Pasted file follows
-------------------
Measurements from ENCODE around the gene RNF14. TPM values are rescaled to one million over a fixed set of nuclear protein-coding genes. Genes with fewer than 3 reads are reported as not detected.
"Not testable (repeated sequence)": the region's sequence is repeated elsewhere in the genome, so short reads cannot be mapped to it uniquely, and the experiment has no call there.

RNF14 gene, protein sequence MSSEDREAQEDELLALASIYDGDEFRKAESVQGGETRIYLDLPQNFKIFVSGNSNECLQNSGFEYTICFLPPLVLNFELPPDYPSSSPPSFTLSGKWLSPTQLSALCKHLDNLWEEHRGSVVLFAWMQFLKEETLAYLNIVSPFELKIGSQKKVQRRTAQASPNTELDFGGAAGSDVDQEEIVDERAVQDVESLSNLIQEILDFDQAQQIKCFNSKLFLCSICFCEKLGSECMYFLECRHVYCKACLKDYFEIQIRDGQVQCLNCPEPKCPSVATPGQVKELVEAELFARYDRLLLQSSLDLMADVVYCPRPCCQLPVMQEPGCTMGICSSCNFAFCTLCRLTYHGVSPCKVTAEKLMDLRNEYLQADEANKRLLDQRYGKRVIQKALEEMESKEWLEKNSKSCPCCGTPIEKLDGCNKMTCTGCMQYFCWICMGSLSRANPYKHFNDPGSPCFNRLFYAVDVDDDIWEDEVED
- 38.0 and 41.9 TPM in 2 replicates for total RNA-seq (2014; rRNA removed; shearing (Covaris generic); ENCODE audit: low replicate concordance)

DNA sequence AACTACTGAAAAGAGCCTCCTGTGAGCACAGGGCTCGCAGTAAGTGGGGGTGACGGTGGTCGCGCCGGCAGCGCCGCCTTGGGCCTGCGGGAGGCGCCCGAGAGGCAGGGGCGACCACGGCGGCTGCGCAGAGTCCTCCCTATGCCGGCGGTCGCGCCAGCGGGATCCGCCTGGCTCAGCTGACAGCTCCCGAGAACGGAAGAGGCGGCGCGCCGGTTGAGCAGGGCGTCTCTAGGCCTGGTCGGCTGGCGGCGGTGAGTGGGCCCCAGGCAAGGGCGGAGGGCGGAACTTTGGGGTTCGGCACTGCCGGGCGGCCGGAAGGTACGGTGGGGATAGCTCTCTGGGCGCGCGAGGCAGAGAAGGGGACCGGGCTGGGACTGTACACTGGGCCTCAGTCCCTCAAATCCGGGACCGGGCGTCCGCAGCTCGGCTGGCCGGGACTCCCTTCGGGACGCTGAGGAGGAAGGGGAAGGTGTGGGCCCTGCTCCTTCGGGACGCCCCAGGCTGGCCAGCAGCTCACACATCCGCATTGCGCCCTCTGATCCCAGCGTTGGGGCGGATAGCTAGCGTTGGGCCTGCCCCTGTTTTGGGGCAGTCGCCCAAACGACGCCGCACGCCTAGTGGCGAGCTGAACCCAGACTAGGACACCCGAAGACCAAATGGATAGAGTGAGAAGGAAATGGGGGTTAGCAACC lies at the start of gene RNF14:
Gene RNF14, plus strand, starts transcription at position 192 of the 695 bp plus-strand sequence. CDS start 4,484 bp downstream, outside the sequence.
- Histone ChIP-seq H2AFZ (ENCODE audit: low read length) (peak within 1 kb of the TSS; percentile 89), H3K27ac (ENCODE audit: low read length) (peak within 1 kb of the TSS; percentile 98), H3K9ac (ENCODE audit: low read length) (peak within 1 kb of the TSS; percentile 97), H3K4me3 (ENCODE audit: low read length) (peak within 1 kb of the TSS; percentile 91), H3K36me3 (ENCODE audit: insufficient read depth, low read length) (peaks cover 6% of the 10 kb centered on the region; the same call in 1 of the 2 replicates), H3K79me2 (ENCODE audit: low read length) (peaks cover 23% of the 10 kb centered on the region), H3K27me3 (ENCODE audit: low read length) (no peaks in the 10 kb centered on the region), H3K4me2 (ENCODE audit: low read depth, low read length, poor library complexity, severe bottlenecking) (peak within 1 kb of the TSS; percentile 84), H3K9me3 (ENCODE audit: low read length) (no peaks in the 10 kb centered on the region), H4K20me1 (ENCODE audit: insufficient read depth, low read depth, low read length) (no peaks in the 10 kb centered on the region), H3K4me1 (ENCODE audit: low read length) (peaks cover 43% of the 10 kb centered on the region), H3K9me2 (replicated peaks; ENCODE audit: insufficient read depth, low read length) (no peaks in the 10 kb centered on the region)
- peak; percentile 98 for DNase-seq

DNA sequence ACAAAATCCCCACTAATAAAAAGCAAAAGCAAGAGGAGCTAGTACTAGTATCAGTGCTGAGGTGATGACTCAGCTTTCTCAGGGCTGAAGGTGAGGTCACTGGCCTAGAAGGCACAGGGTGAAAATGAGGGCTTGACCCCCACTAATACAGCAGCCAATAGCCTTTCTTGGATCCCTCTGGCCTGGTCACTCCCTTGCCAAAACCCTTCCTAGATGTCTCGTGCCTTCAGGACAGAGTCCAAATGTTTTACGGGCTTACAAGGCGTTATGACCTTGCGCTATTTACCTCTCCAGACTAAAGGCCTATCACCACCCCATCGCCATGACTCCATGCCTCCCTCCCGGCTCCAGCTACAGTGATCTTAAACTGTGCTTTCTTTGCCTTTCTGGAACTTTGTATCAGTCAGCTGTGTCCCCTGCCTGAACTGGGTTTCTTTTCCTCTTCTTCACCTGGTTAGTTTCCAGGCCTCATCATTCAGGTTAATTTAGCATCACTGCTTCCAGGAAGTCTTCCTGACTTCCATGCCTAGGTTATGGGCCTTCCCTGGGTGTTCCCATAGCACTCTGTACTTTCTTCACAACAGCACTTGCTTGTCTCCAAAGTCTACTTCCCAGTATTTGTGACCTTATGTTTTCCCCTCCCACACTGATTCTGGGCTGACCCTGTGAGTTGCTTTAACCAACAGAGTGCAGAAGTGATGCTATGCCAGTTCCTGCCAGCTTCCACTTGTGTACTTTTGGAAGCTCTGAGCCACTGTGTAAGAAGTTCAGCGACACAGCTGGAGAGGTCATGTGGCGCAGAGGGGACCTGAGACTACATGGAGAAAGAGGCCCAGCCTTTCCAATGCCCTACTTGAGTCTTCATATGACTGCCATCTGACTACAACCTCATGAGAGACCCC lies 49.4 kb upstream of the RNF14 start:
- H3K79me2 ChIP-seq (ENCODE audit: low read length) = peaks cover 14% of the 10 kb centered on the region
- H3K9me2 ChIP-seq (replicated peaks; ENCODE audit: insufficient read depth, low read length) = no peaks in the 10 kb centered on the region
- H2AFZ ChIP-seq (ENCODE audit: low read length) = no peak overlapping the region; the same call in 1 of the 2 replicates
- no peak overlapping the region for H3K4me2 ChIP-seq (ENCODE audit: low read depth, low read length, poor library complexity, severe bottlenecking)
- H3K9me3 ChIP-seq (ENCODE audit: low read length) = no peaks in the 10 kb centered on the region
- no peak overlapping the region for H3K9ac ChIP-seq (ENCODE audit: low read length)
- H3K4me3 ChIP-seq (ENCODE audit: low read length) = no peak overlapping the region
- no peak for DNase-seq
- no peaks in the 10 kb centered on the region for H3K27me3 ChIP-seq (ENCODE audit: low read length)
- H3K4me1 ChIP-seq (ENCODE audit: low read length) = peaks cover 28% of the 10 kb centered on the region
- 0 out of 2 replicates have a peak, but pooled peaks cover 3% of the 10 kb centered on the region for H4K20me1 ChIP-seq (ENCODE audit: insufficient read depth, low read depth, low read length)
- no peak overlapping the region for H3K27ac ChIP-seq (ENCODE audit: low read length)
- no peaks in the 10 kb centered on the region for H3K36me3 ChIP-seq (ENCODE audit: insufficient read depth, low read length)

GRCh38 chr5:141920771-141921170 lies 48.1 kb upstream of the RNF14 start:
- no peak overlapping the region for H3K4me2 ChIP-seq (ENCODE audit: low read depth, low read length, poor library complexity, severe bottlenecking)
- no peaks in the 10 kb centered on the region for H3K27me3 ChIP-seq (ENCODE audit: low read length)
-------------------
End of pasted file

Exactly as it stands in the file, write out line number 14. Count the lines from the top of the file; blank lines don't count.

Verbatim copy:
- H3K9me3 ChIP-seq (ENCODE audit: low read length) = no peaks in the 10 kb centered on the region